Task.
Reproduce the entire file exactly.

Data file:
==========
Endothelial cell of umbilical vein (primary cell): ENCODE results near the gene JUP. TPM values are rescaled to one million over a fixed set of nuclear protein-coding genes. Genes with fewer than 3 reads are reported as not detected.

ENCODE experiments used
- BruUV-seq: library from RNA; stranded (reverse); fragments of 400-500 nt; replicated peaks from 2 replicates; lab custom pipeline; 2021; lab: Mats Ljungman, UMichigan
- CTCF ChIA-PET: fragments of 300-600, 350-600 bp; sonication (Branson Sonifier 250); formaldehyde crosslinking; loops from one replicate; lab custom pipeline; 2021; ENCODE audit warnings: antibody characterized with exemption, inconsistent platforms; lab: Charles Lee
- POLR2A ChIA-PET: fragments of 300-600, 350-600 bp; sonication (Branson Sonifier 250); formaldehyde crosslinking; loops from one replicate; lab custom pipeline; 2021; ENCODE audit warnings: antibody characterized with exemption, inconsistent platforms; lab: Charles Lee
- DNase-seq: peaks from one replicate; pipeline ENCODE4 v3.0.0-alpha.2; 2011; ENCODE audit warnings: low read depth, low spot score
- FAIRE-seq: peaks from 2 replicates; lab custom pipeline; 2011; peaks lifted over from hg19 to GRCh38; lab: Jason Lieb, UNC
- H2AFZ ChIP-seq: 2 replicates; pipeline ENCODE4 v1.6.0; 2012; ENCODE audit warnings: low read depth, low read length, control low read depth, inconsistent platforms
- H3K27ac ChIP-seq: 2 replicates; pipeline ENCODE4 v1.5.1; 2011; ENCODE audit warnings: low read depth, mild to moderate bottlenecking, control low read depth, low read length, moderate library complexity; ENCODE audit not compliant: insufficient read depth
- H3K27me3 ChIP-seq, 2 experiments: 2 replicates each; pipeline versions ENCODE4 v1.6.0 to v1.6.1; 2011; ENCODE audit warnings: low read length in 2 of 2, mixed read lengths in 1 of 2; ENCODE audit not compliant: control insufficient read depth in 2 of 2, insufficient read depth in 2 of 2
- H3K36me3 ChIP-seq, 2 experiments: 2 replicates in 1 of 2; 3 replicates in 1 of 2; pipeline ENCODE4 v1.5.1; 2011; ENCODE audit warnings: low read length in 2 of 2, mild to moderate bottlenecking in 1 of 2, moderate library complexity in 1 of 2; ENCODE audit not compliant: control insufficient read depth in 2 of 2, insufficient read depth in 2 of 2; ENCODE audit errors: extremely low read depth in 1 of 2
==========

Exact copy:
Endothelial cell of umbilical vein (primary cell): ENCODE results near the gene JUP. TPM values are rescaled to one million over a fixed set of nuclear protein-coding genes. Genes with fewer than 3 reads are reported as not detected.

ENCODE experiments used
- BruUV-seq: library from RNA; stranded (reverse); fragments of 400-500 nt; replicated peaks from 2 replicates; lab custom pipeline; 2021; lab: Mats Ljungman, UMichigan
- CTCF ChIA-PET: fragments of 300-600, 350-600 bp; sonication (Branson Sonifier 250); formaldehyde crosslinking; loops from one replicate; lab custom pipeline; 2021; ENCODE audit warnings: antibody characterized with exemption, inconsistent platforms; lab: Charles Lee
- POLR2A ChIA-PET: fragments of 300-600, 350-600 bp; sonication (Branson Sonifier 250); formaldehyde crosslinking; loops from one replicate; lab custom pipeline; 2021; ENCODE audit warnings: antibody characterized with exemption, inconsistent platforms; lab: Charles Lee
- DNase-seq: peaks from one replicate; pipeline ENCODE4 v3.0.0-alpha.2; 2011; ENCODE audit warnings: low read depth, low spot score
- FAIRE-seq: peaks from 2 replicates; lab custom pipeline; 2011; peaks lifted over from hg19 to GRCh38; lab: Jason Lieb, UNC
- H2AFZ ChIP-seq: 2 replicates; pipeline ENCODE4 v1.6.0; 2012; ENCODE audit warnings: low read depth, low read length, control low read depth, inconsistent platforms
- H3K27ac ChIP-seq: 2 replicates; pipeline ENCODE4 v1.5.1; 2011; ENCODE audit warnings: low read depth, mild to moderate bottlenecking, control low read depth, low read length, moderate library complexity; ENCODE audit not compliant: insufficient read depth
- H3K27me3 ChIP-seq, 2 experiments: 2 replicates each; pipeline versions ENCODE4 v1.6.0 to v1.6.1; 2011; ENCODE audit warnings: low read length in 2 of 2, mixed read lengths in 1 of 2; ENCODE audit not compliant: control insufficient read depth in 2 of 2, insufficient read depth in 2 of 2
- H3K36me3 ChIP-seq, 2 experiments: 2 replicates in 1 of 2; 3 replicates in 1 of 2; pipeline ENCODE4 v1.5.1; 2011; ENCODE audit warnings: low read length in 2 of 2, mild to moderate bottlenecking in 1 of 2, moderate library complexity in 1 of 2; ENCODE audit not compliant: control insufficient read depth in 2 of 2, insufficient read depth in 2 of 2; ENCODE audit errors: extremely low read depth in 1 of 2